When the landmark Dodd-Frank Wall Street Reform and Consumer Protection Act passed in 2010, it was widely assumed that the following year would entail some regulatory uncertainty as the rule-making and implementation processes unfolded. For the insurance industry, the regulatory landscape in 2012 looks to be a sequel nobody wanted to see. "It's rather unfortunate that more than a year has passed since the passage of Dodd-Frank, and things are still very uncertain," says Howard Mills, director & chief advisor, Insurance Industry Group, Deloitte LLP.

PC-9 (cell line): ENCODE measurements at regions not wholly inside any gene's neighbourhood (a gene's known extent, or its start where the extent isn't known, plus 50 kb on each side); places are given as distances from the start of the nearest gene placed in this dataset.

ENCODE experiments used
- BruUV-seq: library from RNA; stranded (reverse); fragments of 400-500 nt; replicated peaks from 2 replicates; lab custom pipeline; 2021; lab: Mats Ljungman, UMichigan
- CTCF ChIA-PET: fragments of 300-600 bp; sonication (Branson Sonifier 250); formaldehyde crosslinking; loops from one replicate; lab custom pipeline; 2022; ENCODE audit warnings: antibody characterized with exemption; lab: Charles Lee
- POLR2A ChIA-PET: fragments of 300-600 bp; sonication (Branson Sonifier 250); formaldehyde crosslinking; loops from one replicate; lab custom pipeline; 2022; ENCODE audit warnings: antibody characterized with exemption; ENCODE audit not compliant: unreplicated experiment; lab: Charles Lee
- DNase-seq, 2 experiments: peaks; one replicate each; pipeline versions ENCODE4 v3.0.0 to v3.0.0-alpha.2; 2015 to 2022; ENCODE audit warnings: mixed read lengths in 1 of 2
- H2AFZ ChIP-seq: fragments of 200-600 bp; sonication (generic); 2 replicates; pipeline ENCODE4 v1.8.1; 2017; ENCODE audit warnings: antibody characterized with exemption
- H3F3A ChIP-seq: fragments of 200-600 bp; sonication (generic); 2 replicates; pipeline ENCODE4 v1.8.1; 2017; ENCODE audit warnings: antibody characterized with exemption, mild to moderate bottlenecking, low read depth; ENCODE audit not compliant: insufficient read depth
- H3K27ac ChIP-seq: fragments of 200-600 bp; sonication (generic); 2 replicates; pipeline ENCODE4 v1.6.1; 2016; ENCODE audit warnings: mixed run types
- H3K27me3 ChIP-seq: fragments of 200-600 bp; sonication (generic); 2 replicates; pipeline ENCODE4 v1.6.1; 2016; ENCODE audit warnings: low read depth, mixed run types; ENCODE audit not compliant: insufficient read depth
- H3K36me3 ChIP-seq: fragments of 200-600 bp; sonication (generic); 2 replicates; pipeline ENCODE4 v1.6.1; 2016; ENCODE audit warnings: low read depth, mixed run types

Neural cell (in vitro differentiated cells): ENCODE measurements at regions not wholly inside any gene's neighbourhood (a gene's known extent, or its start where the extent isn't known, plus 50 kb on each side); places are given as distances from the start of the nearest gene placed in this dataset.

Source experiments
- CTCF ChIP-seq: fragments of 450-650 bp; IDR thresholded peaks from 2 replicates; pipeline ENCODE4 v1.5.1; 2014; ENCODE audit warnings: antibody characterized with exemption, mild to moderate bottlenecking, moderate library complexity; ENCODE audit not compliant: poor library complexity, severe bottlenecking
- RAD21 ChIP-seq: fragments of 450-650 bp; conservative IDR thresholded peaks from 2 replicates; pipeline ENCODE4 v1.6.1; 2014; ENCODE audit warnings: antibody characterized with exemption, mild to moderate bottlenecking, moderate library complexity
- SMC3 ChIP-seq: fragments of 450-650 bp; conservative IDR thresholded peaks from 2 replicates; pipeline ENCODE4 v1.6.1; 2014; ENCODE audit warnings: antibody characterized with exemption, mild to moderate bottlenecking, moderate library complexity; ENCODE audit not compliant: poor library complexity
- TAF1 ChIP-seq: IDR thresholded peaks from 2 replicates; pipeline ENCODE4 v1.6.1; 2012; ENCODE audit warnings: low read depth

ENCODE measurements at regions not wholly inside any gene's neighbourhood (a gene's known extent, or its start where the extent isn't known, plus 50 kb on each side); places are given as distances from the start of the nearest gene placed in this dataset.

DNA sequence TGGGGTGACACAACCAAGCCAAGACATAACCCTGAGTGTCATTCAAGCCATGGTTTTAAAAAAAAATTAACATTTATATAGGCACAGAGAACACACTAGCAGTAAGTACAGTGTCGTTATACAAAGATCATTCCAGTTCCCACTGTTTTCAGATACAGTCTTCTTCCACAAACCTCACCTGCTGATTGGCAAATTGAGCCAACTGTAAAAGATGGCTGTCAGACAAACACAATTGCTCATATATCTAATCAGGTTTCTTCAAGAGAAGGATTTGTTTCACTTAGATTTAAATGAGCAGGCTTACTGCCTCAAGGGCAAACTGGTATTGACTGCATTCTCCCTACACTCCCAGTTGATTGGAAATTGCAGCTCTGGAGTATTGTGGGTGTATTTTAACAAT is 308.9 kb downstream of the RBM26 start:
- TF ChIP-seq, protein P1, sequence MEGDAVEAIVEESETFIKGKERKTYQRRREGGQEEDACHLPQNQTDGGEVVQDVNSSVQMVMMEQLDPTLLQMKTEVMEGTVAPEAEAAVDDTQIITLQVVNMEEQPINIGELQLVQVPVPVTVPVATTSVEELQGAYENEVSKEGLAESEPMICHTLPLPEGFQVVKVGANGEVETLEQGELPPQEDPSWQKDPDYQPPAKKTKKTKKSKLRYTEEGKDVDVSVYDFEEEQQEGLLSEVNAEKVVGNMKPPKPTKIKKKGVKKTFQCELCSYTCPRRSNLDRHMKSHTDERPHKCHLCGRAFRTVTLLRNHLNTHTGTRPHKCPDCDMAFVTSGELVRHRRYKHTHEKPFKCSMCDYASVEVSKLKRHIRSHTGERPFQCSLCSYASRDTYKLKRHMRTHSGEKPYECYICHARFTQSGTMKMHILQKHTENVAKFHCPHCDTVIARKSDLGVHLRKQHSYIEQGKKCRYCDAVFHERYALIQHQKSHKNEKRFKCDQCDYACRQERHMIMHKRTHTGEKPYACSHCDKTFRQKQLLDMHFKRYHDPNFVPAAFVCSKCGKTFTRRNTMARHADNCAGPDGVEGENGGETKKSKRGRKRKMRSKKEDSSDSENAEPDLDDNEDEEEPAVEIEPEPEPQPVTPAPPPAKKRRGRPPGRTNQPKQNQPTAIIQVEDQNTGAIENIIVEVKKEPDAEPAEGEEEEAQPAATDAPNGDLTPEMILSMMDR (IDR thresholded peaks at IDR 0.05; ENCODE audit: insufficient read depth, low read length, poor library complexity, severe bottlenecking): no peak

Which is not to say that 2011 was devoid of progress. To the contrary, one of the most significant aspects of Dodd-Frank, the establishment of the Federal Insurance Office (FIO) within the Treasury Department, began operating in earnest. Envisioned as a repository of insurance expertise at the federal level, the FIO is tasked with presenting a harmonized national voice on international insurance matters and also with working closely with the state insurance departments, which remain the functional regulators over the business of insurance. Nonetheless, significant questions remain about what exactly the FIO is doing and what it may ask from insurers. "The FIO is statutorily required to have a report to Congress on the efficiency of the state regulatory system in early 2012," Mills says. "Beyond that, we don't know what they are doing."
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